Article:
Critics of the proposed plan claim that it would violate international human rights laws and that the bill is incompatible with international refugee law.[9] The UK is signatory to the 1998 European Convention on Human Rights.[10] Under the Human Rights Act of 1998, asylum seekers are allowed to remain in the UK while their cases are adjudicated.[11] Regardless, Prime Minister Sunak has clearly stated that he will brazenly ignore international law.[12] Sunak has urged his government that “foreign courts” will not overrule British sovereignty.[13] The Prime Minister’s view reflects increasing anti-international sentiments.

In the era of Brexit and with the rise of “strong-men” populist rulers like Prime Minister Modi, President Xi Jinping, and President Donald Trump, Prime Minister Sunak’s actions illustrate the stresses and fractions on international order and international law. At a time when the UK’s population is growing at below replacement, Sunak’s claim that these asylum seekers must be deported and these boats must be stopped because of economic concerns may be disingenuous.[14]  Instead, like other leaders that are returning to earlier views of national sovereignty, preservation of borders, and restrictive immigration policies, Sunak is taking a political stance that throws the legitimacy of the UK’s higher courts into question and trades the rule of law for a “step towards a very undesirable form of government,” as described by Lord Carlisle, a member of the House of Lords.[15]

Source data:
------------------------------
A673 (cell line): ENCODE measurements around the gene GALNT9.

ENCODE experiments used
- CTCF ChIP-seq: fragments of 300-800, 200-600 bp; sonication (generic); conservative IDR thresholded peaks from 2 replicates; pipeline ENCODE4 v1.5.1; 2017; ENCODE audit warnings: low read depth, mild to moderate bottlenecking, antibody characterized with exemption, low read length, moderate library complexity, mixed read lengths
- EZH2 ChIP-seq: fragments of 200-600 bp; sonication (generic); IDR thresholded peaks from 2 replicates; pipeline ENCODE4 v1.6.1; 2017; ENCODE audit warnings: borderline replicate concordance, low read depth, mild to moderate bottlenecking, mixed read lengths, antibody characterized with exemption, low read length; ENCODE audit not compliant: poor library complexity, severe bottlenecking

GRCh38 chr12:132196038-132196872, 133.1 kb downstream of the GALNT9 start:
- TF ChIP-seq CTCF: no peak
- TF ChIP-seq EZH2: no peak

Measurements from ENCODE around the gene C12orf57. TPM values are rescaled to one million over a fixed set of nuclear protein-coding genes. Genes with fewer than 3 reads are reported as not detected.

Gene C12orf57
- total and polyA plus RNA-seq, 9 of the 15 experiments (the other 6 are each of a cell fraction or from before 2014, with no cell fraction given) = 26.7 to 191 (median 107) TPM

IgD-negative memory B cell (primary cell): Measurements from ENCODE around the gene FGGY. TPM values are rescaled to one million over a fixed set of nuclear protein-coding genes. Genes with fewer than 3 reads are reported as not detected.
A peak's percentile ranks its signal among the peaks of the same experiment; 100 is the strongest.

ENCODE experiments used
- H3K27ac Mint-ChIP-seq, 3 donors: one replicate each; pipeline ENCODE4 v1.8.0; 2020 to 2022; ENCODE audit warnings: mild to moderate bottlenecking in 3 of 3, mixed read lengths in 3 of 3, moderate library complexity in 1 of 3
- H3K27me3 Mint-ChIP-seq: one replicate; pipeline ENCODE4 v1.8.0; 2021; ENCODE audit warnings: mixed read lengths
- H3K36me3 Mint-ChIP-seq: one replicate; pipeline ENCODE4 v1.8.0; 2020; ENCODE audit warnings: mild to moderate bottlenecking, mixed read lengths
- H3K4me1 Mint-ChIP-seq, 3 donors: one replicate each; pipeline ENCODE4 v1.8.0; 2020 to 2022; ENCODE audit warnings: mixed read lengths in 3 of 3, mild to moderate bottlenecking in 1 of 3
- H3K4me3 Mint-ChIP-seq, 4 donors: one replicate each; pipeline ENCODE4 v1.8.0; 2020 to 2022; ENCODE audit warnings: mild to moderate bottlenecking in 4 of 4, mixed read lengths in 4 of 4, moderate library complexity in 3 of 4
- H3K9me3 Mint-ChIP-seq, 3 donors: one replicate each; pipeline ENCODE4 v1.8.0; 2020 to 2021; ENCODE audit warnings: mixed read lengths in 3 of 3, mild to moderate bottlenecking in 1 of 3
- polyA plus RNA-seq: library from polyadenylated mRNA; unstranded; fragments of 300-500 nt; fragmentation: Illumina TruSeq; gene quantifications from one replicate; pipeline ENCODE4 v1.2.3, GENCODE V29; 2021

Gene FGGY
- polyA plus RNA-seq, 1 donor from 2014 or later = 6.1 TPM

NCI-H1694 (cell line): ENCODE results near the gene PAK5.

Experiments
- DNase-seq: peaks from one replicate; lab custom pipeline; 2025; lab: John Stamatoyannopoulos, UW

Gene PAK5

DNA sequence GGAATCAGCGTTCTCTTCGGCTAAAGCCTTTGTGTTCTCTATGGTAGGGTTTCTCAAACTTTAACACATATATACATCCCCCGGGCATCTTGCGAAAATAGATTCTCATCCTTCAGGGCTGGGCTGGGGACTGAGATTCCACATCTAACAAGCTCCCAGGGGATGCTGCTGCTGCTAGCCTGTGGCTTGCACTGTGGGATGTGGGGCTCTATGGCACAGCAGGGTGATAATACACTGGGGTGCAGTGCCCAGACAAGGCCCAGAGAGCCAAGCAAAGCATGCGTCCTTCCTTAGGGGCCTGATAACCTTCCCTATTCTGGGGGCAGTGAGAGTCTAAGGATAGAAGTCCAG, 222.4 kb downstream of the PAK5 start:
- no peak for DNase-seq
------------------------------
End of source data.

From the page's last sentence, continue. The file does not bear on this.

Despite Sunak’s push to ignore and otherwise invalidate international courts and international law, Sunak’s support of Ukraine illustrates hope for a continued international engagement and gives insight into Sunak’s view of national sovereignty. The UK has been one of the leading European nations supporting Ukraine in its defensive war with Russia.[16] In a speech in Kyiv this January, Prime Minister Sunak expressed his strong support for Ukrainian sovereignty, praising the Ukrainian parliament, “[b]ecause this is where you express the sovereignty and independence … for which your people are prepared to sacrifice everything.”[17]